I will try and answer some of the questions you might have on the Statue of Liberty Garment. A lot of tourists visit this historical master piece and even though they know it is a gift from the French, the attire of the statue still leaves many confused.
Q. I am doing a research term paper, and I have a need to use some statistics on the Statue of Liberty, specifically. How much fabric (in yards) would it take to clothe the Statue of Liberty, in her existing gown?
A.Â The Statue is about 35 feet in diameter at the waist, 111 feet tall, with a 17′ long head, about 90 feet to the shoulders.Â Very roughly, then 1200 square yards of surface area, but the way she’s wrapped, two layers, and to allow for some trim, her garment consists of about 4000 square yards of cloth.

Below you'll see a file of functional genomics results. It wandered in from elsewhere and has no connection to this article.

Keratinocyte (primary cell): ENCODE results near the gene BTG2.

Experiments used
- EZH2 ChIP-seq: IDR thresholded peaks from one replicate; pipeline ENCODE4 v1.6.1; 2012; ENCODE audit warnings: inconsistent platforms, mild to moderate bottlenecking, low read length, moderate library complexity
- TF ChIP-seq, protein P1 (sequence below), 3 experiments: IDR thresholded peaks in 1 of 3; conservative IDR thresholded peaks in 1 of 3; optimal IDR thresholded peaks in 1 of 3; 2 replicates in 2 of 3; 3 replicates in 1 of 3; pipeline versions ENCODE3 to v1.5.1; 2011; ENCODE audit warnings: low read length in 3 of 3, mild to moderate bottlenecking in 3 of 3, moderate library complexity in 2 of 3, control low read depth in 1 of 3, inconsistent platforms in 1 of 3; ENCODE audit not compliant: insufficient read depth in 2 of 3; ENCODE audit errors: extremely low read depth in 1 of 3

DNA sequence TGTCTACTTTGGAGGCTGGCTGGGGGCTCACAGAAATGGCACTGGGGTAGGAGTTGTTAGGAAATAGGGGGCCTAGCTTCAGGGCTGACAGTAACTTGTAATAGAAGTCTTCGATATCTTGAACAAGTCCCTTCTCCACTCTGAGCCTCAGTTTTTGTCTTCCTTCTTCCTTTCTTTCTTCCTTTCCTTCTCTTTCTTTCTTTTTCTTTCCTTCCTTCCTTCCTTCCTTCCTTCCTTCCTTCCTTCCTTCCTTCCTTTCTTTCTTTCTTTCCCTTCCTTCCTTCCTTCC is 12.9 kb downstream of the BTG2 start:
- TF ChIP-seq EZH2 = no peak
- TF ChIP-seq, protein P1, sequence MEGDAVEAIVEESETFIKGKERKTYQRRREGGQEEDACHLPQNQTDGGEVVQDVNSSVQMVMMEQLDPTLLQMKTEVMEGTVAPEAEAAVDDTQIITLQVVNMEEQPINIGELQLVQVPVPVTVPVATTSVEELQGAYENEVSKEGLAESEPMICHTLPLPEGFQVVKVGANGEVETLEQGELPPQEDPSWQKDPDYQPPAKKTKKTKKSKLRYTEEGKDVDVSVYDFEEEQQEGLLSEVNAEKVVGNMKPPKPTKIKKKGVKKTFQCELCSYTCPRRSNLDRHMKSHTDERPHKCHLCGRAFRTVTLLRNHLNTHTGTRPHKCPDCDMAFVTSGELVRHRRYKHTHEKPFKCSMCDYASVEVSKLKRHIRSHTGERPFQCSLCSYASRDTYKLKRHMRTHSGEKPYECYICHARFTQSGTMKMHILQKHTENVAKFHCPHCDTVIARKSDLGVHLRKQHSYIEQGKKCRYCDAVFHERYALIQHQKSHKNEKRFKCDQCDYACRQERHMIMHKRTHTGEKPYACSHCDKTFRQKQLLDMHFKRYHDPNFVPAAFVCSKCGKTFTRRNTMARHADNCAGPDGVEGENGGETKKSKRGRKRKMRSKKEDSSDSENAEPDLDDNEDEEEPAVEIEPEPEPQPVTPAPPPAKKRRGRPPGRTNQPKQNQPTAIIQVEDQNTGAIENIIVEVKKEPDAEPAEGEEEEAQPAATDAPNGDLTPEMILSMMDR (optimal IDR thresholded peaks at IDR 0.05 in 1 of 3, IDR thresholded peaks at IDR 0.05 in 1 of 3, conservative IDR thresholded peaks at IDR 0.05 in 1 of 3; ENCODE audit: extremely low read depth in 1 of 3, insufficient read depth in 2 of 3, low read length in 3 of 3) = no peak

Q. Can you tell me why the statue is clothed in a classical style of a Roman deity? And, which deity?
A. The dress is described as “a canonical tunic overlaid by a peplum”. Very Roman.
Bartholdi was intent on expressing the timelessness and classic nature of Liberty. The clothing carries that theme back to the earliest images of Greek and Roman statues, many of which were similarly representative of concepts rather than literal figures. There is no specific deity referenced by the statue. There were several contemporary Liberty representations with similar attire – Delacroix’s Liberty guiding the People, 1830 and Fede’s Liberty in Florence Italy, 1872, among others.